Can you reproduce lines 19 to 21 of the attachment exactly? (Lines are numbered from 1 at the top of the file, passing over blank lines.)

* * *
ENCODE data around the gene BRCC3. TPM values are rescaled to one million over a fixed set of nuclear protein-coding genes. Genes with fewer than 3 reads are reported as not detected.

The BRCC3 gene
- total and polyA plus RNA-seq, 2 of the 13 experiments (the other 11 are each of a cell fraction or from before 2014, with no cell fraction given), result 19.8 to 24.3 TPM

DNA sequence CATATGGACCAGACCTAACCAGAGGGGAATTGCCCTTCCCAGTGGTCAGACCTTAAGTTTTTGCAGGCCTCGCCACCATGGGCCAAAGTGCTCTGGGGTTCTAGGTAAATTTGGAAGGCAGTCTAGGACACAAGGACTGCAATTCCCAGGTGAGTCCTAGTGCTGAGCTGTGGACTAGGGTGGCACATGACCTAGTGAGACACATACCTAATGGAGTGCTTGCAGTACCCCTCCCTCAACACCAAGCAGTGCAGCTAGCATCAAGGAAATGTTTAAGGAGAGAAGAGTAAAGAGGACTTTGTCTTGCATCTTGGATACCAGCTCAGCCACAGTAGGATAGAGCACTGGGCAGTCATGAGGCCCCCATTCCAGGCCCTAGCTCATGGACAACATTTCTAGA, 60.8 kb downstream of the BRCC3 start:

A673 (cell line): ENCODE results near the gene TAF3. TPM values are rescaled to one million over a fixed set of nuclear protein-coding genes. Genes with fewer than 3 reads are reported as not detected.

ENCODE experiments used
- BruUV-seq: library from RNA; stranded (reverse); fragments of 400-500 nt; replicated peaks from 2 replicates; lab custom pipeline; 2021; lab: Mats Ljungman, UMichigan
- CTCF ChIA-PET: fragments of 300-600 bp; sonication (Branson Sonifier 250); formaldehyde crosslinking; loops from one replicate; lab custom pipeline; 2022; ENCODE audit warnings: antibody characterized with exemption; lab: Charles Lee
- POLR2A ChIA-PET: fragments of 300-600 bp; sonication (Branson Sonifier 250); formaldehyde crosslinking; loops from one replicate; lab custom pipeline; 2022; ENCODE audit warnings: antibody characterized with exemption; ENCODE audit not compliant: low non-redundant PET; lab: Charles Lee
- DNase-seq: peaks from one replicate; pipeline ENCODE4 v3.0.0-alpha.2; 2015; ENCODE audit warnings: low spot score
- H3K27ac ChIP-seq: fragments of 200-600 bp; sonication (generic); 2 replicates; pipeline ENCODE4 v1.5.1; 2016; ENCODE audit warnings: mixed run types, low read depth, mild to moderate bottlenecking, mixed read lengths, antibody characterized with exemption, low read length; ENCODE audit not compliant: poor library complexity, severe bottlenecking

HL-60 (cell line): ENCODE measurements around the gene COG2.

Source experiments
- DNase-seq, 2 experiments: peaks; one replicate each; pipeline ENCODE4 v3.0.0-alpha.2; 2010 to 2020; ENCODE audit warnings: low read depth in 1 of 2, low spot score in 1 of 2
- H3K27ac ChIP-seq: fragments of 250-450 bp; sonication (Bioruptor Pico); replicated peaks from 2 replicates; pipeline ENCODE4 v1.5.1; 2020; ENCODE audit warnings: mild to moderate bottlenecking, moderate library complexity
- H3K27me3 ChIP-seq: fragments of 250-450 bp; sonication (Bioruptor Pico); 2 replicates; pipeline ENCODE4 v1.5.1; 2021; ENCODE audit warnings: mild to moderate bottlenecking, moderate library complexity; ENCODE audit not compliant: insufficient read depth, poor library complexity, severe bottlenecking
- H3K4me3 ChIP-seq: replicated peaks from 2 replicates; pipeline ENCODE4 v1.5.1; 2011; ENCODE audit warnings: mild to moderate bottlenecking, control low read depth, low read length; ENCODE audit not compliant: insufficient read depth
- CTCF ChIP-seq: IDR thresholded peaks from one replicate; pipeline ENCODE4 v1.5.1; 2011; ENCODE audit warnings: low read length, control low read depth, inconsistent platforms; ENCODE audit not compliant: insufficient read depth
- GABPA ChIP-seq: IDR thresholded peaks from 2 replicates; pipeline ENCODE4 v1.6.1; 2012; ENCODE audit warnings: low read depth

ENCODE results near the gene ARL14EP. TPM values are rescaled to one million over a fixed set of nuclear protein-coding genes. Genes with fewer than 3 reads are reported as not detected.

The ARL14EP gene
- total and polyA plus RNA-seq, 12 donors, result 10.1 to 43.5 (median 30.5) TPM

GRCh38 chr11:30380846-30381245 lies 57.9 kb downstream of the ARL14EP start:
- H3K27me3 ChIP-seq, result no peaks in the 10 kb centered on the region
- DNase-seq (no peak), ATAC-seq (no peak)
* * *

- GABPA ChIP-seq: IDR thresholded peaks from 2 replicates; pipeline ENCODE4 v1.6.1; 2012; ENCODE audit warnings: low read depth

ENCODE results near the gene ARL14EP. TPM values are rescaled to one million over a fixed set of nuclear protein-coding genes. Genes with fewer than 3 reads are reported as not detected.

The ARL14EP gene